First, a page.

Women of Christ Wednesday: The Visitation Project

11700706_878146542222851_3725125414599258990_o

From left to right: Bonnie, Rebecca, and Heather. Credit to The Visitation Project’s Facebook page.

From The Visitation Project’s Website:

The Visitation Project is a radio show with one goal: meeting Catholic women wherever they are.

Co-hosts Rebecca Frech, Bonnie Engstrom, and Heather Renshaw come from different backgrounds, regions of the country, and perspectives, yet together they offer a fresh voice for Catholic radio. On-air, the TVP Crew discusses issues and challenges significant to today’s Catholic woman, while infusing huge doses of joy and their love of Jesus Christ and the Catholic faith as the underlying thread that ties it all together.

The Visitation Project is produced through the facilities of Mater Dei Radio in Portland, Oregon. TVPRadio episodes broadcast every Sunday evening at 7:30 p.m. PST on 88.3 FM Portland / Vancouver and 100.5 FM Eugene / Springfield. You can also listen live at http://www.materdieradio.com.

 

1) What is The Visitation Project and where did the idea for this show come from?

The Visitation Project is a weekly half hour radio show that airs Sunday nights at 7:30 PST. Our name comes from the Visitation, when Mary set journeyed to see her cousin Elizabeth. There she was literally with The Lord, but she didn’t ask Elizabeth to come to her. She met Elizabeth where she was, and brought Jesus to her.

That’s the academic answer. What is it really? It’s three Catholic women having an honest conversation about life, family, the culture, and our faith with lots of laughter and the occasional beat-boxing.  We’re meeting women where they are and bringing Jesus with us!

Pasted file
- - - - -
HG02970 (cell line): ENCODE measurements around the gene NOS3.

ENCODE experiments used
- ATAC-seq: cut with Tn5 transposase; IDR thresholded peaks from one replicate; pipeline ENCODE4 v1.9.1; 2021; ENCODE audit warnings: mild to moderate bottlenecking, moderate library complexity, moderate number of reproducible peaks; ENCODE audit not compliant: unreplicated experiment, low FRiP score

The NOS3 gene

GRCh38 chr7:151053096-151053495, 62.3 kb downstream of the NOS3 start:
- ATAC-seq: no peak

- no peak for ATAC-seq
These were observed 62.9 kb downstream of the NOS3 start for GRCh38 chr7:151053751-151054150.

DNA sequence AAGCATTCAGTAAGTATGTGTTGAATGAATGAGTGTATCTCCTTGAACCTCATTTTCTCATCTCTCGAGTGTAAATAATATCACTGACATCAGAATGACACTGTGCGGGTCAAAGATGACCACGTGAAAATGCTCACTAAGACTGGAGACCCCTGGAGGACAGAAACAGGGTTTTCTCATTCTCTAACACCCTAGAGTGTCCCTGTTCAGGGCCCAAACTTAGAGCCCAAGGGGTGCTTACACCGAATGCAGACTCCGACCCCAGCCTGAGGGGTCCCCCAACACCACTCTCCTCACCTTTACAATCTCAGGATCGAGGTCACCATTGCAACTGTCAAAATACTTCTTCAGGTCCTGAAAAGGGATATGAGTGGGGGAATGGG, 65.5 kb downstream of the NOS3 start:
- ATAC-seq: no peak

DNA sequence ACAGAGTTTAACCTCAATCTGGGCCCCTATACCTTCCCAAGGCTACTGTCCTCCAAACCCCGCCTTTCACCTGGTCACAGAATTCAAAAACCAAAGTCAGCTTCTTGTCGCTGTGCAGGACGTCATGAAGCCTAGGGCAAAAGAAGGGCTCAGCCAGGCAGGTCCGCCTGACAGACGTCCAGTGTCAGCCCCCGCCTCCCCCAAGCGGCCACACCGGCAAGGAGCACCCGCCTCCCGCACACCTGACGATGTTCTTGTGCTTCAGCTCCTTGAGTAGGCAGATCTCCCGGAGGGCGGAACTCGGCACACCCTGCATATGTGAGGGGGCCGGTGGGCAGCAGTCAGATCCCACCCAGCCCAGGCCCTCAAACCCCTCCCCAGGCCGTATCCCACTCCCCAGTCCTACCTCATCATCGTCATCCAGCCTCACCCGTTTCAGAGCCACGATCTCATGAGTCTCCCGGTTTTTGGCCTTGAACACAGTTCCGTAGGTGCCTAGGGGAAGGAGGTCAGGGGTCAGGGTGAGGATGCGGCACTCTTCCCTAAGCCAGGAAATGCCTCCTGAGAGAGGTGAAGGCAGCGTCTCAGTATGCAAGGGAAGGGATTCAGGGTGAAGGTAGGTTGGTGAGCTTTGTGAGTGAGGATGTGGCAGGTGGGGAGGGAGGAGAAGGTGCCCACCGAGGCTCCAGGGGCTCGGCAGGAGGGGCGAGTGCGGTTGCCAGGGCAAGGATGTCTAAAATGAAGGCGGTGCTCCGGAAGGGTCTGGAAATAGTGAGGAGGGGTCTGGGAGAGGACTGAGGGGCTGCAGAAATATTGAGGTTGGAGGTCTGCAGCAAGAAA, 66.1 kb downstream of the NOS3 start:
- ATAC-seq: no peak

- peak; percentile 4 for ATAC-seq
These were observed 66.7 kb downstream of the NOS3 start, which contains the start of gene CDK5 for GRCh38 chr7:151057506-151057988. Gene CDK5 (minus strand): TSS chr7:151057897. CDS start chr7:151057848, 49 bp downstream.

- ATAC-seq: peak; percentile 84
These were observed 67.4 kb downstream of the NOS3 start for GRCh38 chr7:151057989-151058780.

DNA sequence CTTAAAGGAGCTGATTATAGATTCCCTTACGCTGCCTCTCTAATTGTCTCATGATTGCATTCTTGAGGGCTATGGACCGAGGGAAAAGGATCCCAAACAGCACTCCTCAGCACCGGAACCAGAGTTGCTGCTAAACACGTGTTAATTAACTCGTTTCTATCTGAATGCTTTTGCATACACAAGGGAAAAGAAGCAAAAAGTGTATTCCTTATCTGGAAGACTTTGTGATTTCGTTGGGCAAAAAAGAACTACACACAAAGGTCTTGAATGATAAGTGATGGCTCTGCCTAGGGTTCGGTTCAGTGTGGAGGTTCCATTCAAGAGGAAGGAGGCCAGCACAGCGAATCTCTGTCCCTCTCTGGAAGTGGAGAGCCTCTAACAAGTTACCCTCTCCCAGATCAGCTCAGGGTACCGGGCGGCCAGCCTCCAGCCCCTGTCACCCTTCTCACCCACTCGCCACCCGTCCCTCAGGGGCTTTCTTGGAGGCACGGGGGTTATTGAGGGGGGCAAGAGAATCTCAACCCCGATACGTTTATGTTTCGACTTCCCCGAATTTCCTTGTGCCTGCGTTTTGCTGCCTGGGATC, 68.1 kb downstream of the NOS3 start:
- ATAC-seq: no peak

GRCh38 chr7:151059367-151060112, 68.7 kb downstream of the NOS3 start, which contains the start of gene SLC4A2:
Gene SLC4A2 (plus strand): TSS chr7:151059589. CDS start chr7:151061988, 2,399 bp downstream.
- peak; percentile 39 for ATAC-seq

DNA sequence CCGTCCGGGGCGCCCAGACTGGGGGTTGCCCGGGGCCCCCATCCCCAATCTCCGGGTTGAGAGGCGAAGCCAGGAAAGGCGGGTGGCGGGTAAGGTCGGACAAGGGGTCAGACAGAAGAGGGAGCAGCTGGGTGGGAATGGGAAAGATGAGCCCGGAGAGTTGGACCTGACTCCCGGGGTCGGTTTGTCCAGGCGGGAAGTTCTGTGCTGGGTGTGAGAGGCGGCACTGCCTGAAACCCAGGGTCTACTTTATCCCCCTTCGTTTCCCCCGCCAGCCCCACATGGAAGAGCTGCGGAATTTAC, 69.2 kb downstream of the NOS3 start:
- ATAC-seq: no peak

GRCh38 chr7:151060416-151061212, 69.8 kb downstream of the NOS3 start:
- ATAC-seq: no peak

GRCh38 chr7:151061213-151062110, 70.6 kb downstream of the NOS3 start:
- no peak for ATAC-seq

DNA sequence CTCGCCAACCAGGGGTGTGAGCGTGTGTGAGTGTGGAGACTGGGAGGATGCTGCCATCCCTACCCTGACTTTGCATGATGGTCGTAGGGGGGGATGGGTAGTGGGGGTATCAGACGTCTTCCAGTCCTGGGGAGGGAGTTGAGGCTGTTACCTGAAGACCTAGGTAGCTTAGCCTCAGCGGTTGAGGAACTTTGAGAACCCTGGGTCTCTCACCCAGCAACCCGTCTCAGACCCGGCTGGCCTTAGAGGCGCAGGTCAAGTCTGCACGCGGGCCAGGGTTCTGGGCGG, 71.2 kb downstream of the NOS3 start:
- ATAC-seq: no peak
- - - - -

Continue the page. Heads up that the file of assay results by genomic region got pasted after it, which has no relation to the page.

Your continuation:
2) What do you think makes The Visitation Project different from other Catholic radio programs?

We’re not scholars or theologians, so we’re not talking about things from that perspective. We’re trying, instead, to engage our audience in a conversation about what it means to be a Catholic woman in the modern world. We talk about things no one else is discussing, and we aren’t afraid to say the things you don’t normally hear on Catholic radio.

 

3) You have a few podcasts about vocations. What advice would you give to young adults who are discerning marriage and religious life?

Start off with prayer, asking God to make it obvious where He wants you to be. I always ask him to make it obvious, because I’m not good with subtle. I need big blinky neon lights pointing the way.

After praying, search out people who are living the life you feel called to and ask LOTS of questions about what it really looks like to live that life. Don’t forget to actually listen to the answers, not just the good bits but the bad ones too. Then you can have a full picture of the decisions you are making.